Dansk Supermarked owner Maersk Holding has denied reports the company is looking to divest the Danish supermarket chain.
A report by Danish newspaper Berlingske yesterday (25 October) claimed AP Moller-Maersk Group, was looking to offload retailer Dansk Supermarked, which operates the Netto, Bilka and Føtex chains.
The publication said Maersk was “ready to strike” and sell Dansk stores “if the right buyer” was found, in a bid to “streamline” the group and “release capital for investment”.
A spokesperson for Maersk, however, told just-food today that “external assumptions” have often been made about the retail chain, given how “different” it is from the group’s other activities.
However, she said articles alluding to any “changes or announcements” in relation to the group’s support for Dansk are “misleading”.
“[The] facts are that since the partnership between A.P. Møller – Mærsk and Herman Salling began, the company has developed into an independent and strong Danish retailer. We fully support the new management team and the restructuring process they have launched, and we look forward to continuing the close cooperation with The Salling Foundations and Dansk Supermarked’s management in order to further develop the business and continue the investments in its international expansion as an independent Danish based company.”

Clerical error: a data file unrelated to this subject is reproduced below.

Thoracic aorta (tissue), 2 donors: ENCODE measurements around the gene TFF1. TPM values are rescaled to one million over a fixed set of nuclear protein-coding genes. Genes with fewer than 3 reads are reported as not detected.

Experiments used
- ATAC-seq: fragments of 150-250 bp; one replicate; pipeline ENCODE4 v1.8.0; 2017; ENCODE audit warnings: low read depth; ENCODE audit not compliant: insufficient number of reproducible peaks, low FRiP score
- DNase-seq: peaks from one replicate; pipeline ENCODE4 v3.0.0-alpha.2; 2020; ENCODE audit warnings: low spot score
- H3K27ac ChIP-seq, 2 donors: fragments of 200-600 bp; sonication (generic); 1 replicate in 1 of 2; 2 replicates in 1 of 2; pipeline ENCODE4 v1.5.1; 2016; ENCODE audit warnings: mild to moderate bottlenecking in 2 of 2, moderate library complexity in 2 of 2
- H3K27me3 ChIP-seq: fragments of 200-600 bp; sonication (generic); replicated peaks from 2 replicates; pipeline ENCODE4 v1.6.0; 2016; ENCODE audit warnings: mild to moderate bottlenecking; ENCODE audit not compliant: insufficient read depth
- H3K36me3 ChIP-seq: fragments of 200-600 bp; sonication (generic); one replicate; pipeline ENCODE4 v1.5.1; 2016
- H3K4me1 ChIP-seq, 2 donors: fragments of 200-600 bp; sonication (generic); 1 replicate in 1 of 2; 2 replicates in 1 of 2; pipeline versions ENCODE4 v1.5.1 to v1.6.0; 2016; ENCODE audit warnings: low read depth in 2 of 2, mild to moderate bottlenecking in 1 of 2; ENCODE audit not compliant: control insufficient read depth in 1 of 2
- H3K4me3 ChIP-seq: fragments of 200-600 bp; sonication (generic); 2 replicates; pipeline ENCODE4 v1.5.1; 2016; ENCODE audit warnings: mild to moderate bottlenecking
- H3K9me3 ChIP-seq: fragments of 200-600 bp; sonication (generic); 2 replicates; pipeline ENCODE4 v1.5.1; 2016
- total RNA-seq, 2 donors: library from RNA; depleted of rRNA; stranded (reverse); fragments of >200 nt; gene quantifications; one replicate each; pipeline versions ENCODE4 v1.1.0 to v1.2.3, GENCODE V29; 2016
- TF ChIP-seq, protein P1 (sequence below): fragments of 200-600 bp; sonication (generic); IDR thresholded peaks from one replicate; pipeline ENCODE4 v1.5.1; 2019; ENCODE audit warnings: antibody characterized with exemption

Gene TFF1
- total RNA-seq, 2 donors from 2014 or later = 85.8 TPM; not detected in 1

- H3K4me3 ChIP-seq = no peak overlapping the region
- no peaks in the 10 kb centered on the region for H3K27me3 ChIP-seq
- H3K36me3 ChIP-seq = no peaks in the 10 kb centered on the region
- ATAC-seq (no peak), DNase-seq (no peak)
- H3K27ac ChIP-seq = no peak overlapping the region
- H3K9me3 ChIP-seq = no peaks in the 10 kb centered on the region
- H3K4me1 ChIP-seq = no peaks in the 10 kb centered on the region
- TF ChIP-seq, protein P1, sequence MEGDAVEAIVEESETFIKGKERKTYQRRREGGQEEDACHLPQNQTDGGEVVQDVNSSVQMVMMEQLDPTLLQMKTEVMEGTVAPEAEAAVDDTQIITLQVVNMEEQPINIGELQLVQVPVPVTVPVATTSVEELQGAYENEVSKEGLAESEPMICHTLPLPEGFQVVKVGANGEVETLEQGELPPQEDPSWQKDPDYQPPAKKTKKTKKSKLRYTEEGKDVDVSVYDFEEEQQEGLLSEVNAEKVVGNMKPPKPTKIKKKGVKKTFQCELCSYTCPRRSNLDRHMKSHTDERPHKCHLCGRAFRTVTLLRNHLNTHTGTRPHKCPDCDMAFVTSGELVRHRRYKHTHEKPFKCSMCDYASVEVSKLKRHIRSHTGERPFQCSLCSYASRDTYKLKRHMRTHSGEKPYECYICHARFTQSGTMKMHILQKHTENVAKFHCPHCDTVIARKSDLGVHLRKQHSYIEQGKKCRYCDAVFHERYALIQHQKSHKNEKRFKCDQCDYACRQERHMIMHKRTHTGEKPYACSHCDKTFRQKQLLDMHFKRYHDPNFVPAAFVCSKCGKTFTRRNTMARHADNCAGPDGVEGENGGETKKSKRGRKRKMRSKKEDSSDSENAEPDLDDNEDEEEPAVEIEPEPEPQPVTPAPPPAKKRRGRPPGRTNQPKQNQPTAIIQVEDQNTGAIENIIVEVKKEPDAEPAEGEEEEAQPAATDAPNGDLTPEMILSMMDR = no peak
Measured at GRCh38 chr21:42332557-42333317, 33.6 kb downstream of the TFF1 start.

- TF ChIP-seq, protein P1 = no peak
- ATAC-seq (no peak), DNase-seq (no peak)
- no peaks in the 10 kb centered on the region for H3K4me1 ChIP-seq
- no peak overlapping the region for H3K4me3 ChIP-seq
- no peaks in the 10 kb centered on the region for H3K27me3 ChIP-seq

The spokesperson added that Dansk Supermarked has, in recent years, achieved “solid” progress and that Mærsk “agrees” with Dansk Supermarked’s strategy as “an important and leading retailer in Denmark”.
“It is clear in the group’s latest interim report and it was repeated on Capital Markets Day, that there is no change of course.”
It is not the first time Dansk has been rumoured for a potential sale. Last year, Maersk was reportedly forced to downplay rumours it was trying to sell the group, as well as its shares in Danske Bank.
In the group’s second quarter in August, Dansk sales were up 3.7% to DKK14.1bn. However, the sales were boosted primarily by increased traffic to its Netto discount stores. The retailer did not break out figures per format.
Speaking at the World Retail Congress in Paris earlier this month, CEO Per Bank admitted to delegates that there was “still a lot to do” as part of its transformation plan to turn the business around and improve the performance of its hypermarkets.
Last year, the Danish grocer launched a strategy that included reinvesting in price, investing in new loyalty programmes, strengthening management functions and improving its hypermarket formats.
While the plan has not yet been fully implemented since its launch 18 months ago, Bank said: “There is still a lot we can do much much better than we do currently but we do think we’ve accomplished a lot in a short time.”
Dansk Supermarked has been part of the Maersk Group since 1964. In addition to the three supermarket chains, it also runs the Aarhus-based Salling department stores.